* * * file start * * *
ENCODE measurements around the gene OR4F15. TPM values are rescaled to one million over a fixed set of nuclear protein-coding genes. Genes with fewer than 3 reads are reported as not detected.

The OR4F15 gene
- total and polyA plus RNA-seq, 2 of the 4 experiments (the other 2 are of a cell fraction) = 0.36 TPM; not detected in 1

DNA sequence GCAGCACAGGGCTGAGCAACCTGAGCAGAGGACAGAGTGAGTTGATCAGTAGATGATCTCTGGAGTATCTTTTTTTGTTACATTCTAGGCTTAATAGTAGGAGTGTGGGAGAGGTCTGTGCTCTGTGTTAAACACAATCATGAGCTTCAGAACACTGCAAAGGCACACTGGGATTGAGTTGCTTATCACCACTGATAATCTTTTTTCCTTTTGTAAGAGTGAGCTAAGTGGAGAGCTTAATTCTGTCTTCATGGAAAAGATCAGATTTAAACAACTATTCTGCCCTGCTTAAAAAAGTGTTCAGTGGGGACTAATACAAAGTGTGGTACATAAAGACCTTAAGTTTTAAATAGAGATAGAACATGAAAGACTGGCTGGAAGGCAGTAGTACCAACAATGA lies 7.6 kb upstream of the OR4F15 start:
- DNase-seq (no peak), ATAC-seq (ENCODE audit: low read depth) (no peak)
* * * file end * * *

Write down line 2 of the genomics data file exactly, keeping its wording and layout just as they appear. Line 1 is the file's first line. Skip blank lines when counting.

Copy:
The OR4F15 gene